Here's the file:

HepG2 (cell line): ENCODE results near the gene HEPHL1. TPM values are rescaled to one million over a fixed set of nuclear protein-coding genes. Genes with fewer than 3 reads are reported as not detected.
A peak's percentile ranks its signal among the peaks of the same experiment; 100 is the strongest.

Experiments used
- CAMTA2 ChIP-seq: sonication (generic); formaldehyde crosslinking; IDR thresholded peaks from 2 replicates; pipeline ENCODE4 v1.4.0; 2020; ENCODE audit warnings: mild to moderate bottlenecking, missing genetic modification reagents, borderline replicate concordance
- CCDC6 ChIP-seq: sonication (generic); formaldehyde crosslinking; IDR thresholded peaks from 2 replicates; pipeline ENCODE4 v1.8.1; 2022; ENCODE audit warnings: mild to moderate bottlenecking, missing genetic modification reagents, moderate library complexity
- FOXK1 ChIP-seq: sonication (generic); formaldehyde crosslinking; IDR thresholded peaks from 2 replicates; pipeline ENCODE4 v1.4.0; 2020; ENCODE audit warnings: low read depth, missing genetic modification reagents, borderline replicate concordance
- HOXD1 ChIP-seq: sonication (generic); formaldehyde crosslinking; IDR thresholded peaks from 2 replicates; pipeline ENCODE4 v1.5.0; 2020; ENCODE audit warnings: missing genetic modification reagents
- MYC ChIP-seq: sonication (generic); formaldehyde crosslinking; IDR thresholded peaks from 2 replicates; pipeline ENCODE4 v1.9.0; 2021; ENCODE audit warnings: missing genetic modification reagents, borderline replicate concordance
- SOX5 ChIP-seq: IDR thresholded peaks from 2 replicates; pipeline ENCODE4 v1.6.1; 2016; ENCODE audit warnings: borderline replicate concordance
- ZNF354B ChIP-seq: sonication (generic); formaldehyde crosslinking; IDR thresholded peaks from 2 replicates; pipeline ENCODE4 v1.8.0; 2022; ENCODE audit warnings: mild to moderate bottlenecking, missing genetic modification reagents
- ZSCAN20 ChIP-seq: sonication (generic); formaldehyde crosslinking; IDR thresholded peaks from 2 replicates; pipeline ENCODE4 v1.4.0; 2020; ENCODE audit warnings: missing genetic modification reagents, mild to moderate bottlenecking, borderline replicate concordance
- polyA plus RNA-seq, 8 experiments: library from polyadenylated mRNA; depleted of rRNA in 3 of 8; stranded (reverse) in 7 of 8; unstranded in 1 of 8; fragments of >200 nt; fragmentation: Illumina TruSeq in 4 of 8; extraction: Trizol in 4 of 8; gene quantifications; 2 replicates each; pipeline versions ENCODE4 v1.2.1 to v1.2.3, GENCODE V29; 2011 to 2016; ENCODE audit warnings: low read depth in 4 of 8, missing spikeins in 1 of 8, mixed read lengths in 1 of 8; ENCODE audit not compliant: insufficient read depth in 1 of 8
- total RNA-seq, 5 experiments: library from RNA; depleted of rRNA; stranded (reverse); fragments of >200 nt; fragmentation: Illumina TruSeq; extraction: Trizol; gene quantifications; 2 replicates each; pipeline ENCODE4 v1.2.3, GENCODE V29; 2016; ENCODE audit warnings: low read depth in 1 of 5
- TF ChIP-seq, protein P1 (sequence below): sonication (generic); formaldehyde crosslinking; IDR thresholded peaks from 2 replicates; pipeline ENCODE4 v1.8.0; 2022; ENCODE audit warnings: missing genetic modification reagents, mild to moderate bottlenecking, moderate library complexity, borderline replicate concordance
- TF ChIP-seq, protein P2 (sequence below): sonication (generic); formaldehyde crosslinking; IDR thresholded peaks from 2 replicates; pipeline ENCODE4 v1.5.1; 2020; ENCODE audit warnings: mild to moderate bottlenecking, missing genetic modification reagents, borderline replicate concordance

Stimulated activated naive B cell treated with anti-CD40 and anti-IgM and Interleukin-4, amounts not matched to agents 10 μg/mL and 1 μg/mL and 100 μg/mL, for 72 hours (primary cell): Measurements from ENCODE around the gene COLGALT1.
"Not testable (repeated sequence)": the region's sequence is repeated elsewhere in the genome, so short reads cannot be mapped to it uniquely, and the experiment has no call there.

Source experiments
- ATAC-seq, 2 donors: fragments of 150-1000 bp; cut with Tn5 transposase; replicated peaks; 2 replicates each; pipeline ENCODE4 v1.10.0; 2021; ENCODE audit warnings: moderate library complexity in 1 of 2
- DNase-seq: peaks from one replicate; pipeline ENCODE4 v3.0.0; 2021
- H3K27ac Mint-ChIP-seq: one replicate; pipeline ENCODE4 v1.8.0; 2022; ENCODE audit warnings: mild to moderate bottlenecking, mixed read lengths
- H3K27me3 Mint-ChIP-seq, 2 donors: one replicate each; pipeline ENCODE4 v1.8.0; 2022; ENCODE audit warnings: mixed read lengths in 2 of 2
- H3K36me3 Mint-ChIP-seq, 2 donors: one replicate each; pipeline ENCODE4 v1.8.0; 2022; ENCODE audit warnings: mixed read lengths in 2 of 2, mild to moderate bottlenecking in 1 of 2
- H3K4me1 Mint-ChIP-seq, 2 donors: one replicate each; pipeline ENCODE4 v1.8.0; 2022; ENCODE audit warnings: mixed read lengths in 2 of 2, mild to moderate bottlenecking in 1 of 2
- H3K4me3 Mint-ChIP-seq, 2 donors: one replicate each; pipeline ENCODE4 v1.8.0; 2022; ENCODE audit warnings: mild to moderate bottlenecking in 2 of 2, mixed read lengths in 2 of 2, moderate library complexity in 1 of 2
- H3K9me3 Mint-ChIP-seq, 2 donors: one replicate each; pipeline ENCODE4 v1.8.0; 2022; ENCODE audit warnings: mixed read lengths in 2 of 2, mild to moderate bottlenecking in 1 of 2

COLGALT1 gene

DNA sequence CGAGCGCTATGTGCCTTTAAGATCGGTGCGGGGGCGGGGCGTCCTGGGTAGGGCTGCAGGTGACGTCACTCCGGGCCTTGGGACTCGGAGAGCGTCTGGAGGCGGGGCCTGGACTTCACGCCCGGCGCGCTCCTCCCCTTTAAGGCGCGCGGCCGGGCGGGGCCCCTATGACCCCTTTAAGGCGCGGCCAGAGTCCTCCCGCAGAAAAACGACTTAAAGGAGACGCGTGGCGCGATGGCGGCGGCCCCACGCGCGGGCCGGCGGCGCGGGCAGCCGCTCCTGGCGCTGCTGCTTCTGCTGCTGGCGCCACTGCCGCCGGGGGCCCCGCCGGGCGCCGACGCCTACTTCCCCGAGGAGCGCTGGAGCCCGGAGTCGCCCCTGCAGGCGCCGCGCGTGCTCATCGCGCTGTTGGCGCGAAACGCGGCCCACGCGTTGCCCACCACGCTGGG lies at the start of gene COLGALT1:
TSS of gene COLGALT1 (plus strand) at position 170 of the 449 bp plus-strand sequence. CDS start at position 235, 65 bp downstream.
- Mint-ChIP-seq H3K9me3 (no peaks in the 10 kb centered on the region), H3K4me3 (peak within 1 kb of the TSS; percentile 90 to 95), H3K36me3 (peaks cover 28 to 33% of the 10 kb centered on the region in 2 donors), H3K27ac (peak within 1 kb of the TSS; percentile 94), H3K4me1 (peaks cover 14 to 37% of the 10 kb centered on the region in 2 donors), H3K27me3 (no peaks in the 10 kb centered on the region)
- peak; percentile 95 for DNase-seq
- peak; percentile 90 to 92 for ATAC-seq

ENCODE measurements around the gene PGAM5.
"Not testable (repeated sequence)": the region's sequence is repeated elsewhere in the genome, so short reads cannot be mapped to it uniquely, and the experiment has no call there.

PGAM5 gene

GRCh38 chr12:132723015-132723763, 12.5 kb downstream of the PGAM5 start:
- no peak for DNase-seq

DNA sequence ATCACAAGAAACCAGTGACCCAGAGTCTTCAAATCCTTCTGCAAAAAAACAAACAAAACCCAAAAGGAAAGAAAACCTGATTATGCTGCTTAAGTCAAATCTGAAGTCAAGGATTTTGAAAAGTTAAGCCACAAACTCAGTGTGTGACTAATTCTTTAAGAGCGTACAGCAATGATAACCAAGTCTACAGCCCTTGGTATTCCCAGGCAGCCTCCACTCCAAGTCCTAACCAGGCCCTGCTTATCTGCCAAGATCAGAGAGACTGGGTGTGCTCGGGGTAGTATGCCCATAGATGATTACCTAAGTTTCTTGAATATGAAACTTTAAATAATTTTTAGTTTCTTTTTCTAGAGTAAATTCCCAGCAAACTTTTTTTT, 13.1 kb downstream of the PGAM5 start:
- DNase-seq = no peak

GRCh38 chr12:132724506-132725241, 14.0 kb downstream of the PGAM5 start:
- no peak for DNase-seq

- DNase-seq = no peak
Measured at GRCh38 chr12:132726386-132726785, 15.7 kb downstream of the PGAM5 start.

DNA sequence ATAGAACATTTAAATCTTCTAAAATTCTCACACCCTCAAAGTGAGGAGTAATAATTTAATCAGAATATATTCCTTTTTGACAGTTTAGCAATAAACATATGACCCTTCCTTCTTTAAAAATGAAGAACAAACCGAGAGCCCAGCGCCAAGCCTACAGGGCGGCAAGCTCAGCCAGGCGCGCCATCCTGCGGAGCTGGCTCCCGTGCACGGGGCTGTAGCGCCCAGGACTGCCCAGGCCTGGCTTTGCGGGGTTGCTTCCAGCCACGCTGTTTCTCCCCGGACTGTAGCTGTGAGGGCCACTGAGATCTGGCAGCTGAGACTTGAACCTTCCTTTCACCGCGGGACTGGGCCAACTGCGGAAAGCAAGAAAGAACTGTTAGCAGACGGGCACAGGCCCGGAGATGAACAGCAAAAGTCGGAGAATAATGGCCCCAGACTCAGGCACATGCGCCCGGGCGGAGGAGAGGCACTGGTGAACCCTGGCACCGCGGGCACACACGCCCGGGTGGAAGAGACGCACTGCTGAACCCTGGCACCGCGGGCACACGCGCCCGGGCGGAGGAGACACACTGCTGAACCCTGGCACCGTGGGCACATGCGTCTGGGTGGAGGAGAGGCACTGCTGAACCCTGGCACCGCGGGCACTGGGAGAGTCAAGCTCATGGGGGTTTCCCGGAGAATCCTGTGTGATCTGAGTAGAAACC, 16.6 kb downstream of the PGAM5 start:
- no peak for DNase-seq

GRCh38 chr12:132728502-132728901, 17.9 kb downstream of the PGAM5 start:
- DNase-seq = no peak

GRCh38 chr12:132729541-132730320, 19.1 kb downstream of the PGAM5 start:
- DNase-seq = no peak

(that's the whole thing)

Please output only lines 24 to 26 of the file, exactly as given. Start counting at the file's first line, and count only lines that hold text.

- H3K4me1 Mint-ChIP-seq, 2 donors: one replicate each; pipeline ENCODE4 v1.8.0; 2022; ENCODE audit warnings: mixed read lengths in 2 of 2, mild to moderate bottlenecking in 1 of 2
- H3K4me3 Mint-ChIP-seq, 2 donors: one replicate each; pipeline ENCODE4 v1.8.0; 2022; ENCODE audit warnings: mild to moderate bottlenecking in 2 of 2, mixed read lengths in 2 of 2, moderate library complexity in 1 of 2
- H3K9me3 Mint-ChIP-seq, 2 donors: one replicate each; pipeline ENCODE4 v1.8.0; 2022; ENCODE audit warnings: mixed read lengths in 2 of 2, mild to moderate bottlenecking in 1 of 2